Zoe Cormier of BBC Earth wrote: The evolutionary changes to the auditory equipment in dolphins and whales needed to be dramatic to accommodate the acoustic environment of the sea. Because water is denser than air sound waves enter the cetacean ear without a change in something called 'acoustic impedance': sound waves travel in a straight line through the head, rather than at an angle as in land-dwelling animals. The lack of a change in the speed or power of a sound wave as it reaches the skull of a whale generates what is called 'acoustic interference' between the two ears, which affects their ability to locate the source of a sound. [Source: Zoe Cormier, BBC Earth]
To counteract this, cetaceans have evolved to have a pocket of air inside each ear. The middle ear structures have moved from inside the skull to outside of it: the tympanic membrane (ear drum) and the ossicles (ear bones) are housed within a giant bulbous bony shell called the 'tympanic bulla'. There are other anatomical quirks, as referenced in a UCL blog, that make the cetacean auditory equipment so unique: the tympanic membrane is shaped like a cone and projects into the bulla, rather than stretched flat like a drum across the opening to the ear canal as in our own species. “In a baleen whale, the membrane is like a big flag flapping around on a flag pole, while in dolphins it’s more rigid, like a tuning fork,” says Professor Christopher Clark, a cetacean specialist in the Department of Neurobiology and Behavior at Cornell University.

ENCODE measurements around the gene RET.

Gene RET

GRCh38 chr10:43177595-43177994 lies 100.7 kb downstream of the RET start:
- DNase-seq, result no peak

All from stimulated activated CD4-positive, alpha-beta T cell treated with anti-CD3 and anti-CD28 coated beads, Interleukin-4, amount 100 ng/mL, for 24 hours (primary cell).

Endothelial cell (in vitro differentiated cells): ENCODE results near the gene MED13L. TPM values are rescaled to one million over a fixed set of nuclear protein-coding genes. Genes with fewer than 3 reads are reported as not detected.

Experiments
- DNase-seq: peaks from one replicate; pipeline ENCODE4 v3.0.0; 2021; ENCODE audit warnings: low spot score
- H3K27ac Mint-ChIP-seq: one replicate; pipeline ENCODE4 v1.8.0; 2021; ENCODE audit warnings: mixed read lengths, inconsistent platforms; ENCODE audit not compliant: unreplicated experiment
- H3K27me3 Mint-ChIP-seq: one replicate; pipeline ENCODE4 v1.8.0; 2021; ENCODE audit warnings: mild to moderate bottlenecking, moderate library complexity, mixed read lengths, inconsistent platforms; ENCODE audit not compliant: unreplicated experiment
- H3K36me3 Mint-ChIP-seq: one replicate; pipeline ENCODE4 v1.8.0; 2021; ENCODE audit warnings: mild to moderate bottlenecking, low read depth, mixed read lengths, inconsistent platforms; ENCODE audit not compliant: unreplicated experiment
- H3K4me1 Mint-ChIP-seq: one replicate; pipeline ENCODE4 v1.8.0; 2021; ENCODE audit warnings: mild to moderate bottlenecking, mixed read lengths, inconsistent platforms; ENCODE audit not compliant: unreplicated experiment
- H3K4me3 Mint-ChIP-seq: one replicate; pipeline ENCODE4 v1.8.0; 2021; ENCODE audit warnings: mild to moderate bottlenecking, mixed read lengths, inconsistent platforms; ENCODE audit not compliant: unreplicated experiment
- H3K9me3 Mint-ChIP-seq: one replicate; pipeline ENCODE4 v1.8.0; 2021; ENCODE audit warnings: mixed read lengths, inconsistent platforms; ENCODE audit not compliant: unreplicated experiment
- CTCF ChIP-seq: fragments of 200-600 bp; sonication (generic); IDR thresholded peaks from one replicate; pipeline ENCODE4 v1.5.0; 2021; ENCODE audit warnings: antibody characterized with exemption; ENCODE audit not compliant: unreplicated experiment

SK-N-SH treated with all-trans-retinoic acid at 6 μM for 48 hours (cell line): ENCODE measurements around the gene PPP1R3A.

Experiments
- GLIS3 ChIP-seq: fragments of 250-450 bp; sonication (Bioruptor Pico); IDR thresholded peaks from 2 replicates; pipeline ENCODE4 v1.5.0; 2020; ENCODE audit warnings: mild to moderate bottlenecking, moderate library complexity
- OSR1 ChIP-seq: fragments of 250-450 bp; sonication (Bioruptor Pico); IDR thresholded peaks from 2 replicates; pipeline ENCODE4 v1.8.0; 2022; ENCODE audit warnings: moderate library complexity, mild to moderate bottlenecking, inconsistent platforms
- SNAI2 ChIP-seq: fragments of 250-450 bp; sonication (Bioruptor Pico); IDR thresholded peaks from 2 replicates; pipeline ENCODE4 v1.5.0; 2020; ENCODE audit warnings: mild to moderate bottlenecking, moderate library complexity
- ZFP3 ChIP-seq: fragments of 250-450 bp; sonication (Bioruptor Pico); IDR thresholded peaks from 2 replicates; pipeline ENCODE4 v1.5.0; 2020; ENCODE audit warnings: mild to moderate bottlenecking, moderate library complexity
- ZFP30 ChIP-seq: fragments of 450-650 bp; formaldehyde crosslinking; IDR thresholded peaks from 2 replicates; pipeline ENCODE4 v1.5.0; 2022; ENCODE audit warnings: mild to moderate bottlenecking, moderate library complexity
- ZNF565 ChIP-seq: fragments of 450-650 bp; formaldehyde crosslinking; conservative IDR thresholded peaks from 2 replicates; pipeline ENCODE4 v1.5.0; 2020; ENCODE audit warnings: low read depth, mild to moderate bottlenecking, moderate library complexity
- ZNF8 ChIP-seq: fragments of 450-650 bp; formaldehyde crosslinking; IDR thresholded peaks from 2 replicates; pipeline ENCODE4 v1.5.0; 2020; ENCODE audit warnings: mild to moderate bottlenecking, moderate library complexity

According to National Geographic: Yaps and fin slaps, growls and groans — whales use a wide range of sounds to communicate. But only five whale species — blue, bowhead, fin, humpback, and minke — are known to sing, with humpbacks the unrivaled musical masters of the sea. Smaller whales typically produce higher frequency signals, while massive blue and fin whales can sing at pitches too low for humans to hear. [Source: Alberto Lucas López and Oscar A. Santamariña, National Geographic April 15, 2021]